One night one little sheep was missing. Somehow it had strayed away and became lost. If the shepherd left it and didn’t go look for it, it would surely be killed by some wild animals. The shepherd did not want to leave it. He left the other sheep and went to find it. He went searching until he found the lost one. (Matthew 18:12-13) When he found it, it was tired, hungry and cold. The good shepherd put the little sheep on his shoulder and carried it back to the fold. He did not scold it, but he rejoiced and was very happy that he had found the little sheep.

(Lesson 44: The Parable of the Lost Sheep)

The Shepherd represents the family and the lost sheep is well the “black sheep”. Do we even know what it’s like to lose our bearing and to be hopelessly adrift in uncertainty? To be alone, lost and disoriented without a sense of direction is one of the worst fears we can ever encounter. Somehow, lost black sheep are very well acquainted with this feeling.

Smurfette is not Papa Smurf’s daughter but he treated her as his own. And when she was lost, Papa Smurf went after her, searched for her to bring her home. When he found her, she was all bad and naughty, just as what she was created to be but he still pursued her, believed that there is a part of her that is good, that she is better than what she is supposed to be. Papa Smurf did not give up on Smurfette.

Elsa froze all of Arendelle. She continuously pushed Anna away. But Anna believed that her sister is not the monster that everyone perceives her to be so she didn’t give up in reaching out to her, she went after her and pursued bringing her home, assuring Elsa that everything will be okay, that she is more than her fears, and that she could undo whatever damage she has done. Anna cared, always uplifting the good she found in Elsa and she loved her unconditionally, to the point that she more so willingly gave up her own life to save her sister.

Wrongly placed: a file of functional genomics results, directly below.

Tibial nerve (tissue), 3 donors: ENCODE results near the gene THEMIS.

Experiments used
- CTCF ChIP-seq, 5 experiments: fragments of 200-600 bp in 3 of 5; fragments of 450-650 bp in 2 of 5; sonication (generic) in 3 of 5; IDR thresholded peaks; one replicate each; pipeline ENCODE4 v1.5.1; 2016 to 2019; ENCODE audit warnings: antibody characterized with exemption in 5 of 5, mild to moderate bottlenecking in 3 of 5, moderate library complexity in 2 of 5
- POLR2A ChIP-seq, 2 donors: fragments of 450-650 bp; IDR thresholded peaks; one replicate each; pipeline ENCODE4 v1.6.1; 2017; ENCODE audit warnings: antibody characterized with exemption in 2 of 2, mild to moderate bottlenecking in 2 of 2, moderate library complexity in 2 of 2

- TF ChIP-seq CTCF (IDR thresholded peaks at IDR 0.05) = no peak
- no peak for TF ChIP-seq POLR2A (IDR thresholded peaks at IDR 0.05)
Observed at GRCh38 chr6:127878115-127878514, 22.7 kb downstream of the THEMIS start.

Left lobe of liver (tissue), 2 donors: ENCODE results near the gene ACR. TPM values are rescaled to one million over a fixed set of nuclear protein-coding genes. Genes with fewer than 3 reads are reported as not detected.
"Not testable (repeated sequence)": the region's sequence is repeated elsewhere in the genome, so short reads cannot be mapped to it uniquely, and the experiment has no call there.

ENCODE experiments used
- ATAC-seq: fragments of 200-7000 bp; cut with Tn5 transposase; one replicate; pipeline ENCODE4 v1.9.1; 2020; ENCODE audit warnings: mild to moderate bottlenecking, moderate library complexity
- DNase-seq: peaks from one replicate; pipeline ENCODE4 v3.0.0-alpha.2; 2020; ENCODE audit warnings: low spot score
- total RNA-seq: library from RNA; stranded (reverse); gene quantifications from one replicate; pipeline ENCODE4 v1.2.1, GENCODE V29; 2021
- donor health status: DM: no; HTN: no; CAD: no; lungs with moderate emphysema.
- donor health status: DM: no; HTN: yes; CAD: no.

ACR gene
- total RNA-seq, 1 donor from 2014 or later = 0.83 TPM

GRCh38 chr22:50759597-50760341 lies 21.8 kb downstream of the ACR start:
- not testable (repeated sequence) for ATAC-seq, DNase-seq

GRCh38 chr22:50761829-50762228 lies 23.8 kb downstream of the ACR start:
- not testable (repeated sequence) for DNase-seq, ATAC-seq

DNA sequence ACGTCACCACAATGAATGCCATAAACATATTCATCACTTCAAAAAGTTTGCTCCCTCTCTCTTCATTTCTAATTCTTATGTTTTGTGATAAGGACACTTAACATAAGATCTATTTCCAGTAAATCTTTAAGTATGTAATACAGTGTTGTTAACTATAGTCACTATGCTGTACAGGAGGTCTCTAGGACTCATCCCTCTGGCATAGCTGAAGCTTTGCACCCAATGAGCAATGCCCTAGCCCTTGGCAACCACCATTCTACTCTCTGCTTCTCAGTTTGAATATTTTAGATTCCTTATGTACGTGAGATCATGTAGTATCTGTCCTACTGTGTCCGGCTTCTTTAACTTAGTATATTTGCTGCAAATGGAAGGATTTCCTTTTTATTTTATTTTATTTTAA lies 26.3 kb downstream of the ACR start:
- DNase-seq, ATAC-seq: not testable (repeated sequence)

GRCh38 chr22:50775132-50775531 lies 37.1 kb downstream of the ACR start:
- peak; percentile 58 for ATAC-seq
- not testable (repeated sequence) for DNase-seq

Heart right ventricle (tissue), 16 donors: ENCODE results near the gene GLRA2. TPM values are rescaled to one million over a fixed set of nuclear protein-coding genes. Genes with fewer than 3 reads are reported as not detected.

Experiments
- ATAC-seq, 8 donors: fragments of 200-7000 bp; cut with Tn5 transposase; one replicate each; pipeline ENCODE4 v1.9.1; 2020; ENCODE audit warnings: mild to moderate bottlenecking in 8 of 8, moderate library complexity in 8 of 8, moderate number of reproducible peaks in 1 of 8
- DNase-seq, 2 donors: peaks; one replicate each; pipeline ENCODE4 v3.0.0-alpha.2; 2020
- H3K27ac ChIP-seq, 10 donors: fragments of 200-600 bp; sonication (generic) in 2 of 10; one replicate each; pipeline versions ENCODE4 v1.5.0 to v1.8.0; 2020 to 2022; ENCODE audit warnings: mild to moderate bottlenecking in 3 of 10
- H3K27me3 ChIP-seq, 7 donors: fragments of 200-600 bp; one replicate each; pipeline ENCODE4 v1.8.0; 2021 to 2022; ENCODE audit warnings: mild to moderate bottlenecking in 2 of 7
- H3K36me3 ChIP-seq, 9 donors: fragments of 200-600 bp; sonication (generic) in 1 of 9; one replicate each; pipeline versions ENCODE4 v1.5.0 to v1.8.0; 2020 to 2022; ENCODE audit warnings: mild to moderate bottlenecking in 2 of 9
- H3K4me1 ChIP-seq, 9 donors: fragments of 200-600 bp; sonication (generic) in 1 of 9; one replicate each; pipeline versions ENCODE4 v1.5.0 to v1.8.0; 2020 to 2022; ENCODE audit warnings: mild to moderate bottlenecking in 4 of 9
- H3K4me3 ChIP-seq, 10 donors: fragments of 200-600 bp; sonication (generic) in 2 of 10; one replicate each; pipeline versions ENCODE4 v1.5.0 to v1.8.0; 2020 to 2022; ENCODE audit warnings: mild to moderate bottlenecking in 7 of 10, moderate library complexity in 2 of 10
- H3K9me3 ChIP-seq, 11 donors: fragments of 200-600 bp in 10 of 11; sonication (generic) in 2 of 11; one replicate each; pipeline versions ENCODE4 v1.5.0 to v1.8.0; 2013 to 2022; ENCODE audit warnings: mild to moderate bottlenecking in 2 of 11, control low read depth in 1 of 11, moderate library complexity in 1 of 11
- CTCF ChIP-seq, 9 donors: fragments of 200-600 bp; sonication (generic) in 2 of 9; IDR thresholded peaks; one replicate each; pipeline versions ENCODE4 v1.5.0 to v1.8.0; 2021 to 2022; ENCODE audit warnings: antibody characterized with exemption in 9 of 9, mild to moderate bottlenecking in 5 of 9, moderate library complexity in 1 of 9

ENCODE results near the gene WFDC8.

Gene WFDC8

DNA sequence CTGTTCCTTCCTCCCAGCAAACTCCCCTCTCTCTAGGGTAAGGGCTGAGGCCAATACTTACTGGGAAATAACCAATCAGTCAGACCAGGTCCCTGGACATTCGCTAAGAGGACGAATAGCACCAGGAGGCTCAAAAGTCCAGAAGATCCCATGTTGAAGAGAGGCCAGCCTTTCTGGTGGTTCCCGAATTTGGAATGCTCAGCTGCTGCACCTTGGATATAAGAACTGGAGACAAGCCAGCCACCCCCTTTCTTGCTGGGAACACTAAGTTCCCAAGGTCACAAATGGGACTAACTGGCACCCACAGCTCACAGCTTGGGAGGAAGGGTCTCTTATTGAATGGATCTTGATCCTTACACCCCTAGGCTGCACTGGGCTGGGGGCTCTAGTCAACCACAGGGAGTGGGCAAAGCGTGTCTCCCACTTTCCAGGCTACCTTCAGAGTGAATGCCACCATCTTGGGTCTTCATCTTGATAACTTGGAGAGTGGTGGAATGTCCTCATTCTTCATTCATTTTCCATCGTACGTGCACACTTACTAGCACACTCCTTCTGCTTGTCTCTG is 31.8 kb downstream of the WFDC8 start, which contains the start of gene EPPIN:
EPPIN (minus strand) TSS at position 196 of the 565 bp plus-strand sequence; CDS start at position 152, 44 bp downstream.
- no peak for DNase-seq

A Pastor I met for counseling once told me that as long as there is life, there is hope and when there is hope there is a chance for change. If it is still savable, save it. God is our redeemer, and God saved us from all the sin of the world.

Apparently, the family is your loudest doorknocker, they will force you to open your doors. They will scold you or punish you cruelly for the stupidest, unthinkable mistakes, but having said that, the family presumably will never leave you alone or throw you out of their lives. Psychologically speaking, this forgiving nature will keep a lost sheep, a Smurfette, an Elsa, from committing further mistakes.

We are all anchored to our families. They make us who we are. If one wanders lost, search and save. Because ideally, you never give up on family.

Family. Blood related or not, they are your security blanket, your protection, your madness, your home, your unconditional love.

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Well, that’s a whole lot of learning from watching TV.

xx

DMV

“For the Son of Man came to seek and to save what was lost.” Luke 19:10

“For this son of mine was dead and is alive again; he was lost and now is found.” Luke 15:24

(Photo courtesy: Tumblr, Goodreads)